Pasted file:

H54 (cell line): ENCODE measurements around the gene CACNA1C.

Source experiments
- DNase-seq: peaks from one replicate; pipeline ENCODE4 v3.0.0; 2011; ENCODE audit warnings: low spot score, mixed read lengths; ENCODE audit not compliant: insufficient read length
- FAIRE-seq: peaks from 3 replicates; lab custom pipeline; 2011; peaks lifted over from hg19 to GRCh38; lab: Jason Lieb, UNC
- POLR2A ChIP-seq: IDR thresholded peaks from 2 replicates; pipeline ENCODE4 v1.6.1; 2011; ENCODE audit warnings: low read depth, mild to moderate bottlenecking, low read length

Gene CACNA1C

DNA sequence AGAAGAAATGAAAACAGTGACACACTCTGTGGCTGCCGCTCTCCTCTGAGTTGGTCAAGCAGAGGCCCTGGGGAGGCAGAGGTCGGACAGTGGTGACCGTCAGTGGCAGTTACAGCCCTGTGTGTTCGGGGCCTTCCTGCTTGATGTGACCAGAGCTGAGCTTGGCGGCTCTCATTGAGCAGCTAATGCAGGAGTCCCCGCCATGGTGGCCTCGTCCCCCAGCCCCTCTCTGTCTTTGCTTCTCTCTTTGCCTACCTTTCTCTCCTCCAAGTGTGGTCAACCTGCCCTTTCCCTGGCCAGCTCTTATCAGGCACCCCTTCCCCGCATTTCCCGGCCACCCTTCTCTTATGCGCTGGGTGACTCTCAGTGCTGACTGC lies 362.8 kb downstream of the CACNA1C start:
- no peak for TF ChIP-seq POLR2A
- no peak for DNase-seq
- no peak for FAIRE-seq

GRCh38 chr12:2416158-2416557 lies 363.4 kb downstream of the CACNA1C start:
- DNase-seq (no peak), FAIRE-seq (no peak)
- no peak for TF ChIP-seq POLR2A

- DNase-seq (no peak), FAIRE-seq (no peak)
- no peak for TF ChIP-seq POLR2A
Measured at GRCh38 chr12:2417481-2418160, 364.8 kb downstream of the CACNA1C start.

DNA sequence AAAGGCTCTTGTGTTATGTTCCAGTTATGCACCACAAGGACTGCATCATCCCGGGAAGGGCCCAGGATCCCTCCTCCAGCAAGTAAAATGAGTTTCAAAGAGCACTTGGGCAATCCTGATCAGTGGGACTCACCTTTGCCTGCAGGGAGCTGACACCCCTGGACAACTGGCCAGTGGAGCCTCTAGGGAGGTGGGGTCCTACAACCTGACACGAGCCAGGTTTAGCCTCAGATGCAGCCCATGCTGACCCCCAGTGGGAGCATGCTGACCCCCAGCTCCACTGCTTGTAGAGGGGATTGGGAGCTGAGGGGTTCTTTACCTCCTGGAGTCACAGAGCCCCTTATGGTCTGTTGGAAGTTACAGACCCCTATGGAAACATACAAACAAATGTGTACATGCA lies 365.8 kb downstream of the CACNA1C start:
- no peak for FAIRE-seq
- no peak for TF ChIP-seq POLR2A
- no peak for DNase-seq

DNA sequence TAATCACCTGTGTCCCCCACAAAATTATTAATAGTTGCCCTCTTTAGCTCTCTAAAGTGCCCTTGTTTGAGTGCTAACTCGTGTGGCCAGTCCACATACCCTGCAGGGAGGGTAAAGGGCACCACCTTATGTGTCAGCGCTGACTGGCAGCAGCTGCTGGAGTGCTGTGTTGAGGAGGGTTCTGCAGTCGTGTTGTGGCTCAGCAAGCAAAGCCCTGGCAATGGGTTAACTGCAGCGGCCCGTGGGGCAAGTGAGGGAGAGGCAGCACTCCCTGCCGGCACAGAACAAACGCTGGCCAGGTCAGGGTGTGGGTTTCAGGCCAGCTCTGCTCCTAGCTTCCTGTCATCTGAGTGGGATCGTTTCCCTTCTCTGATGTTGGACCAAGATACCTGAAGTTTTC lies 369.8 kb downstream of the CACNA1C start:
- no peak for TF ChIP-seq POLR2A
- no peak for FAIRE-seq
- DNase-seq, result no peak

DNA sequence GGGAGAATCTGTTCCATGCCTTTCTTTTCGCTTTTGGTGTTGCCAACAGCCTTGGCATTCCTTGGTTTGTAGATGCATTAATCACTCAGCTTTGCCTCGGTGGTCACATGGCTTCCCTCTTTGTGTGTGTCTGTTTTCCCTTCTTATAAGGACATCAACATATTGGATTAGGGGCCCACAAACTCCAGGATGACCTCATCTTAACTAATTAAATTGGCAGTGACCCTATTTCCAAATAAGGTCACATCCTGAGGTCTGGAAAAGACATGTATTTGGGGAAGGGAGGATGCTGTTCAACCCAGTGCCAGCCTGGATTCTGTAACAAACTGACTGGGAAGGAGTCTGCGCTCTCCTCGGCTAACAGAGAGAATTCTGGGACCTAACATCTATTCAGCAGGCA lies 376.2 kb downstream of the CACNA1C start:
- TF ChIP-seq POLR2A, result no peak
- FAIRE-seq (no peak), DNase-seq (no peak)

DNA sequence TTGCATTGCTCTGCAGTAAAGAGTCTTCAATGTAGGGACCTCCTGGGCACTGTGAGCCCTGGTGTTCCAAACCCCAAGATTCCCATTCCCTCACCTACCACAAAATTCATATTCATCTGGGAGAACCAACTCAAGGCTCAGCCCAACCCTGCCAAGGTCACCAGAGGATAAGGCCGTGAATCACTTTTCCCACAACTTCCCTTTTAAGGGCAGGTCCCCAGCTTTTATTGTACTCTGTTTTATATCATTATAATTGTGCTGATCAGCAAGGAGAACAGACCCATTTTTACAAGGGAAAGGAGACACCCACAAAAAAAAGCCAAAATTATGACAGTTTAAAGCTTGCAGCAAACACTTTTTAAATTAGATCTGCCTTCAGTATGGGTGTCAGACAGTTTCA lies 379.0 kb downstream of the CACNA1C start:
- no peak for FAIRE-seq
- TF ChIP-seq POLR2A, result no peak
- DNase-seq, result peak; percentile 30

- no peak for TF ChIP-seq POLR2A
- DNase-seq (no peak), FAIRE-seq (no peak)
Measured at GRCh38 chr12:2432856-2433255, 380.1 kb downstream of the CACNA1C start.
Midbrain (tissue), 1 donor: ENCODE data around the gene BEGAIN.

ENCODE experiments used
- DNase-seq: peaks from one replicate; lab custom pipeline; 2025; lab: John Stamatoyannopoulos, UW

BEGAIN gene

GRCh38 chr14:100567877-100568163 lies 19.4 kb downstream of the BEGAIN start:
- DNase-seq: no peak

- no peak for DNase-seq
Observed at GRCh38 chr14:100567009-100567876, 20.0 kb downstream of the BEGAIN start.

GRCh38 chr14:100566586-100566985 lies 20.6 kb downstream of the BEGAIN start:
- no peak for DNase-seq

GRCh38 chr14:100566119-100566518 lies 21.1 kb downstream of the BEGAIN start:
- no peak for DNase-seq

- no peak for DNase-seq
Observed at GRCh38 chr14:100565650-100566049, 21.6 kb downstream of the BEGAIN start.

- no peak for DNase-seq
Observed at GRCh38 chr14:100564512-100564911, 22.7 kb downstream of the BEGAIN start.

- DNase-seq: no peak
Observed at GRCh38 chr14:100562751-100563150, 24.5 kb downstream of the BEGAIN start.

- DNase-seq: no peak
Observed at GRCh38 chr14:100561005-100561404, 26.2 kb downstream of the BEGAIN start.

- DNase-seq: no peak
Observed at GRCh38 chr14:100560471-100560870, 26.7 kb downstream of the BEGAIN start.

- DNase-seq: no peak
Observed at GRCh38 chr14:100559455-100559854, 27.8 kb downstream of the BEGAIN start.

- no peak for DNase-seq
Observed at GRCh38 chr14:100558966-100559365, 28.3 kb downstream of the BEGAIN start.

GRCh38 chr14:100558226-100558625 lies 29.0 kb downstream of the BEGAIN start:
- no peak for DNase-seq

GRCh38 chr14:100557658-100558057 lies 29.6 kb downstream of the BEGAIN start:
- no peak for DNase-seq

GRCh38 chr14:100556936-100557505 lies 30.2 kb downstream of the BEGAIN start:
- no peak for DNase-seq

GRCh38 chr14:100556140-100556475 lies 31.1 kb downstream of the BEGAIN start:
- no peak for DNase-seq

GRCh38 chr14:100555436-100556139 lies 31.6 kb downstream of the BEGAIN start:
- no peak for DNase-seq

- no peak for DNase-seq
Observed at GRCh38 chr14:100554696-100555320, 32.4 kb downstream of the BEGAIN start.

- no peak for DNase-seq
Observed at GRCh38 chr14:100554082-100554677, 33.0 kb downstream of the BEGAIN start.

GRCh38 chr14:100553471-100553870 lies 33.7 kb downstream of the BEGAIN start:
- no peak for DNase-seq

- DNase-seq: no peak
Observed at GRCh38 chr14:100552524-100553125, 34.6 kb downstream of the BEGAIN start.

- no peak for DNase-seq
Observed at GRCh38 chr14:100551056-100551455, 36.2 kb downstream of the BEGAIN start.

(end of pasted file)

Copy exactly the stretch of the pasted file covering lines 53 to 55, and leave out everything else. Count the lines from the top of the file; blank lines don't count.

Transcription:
- DNase-seq: no peak
Observed at GRCh38 chr14:100561005-100561404, 26.2 kb downstream of the BEGAIN start.

- DNase-seq: no peak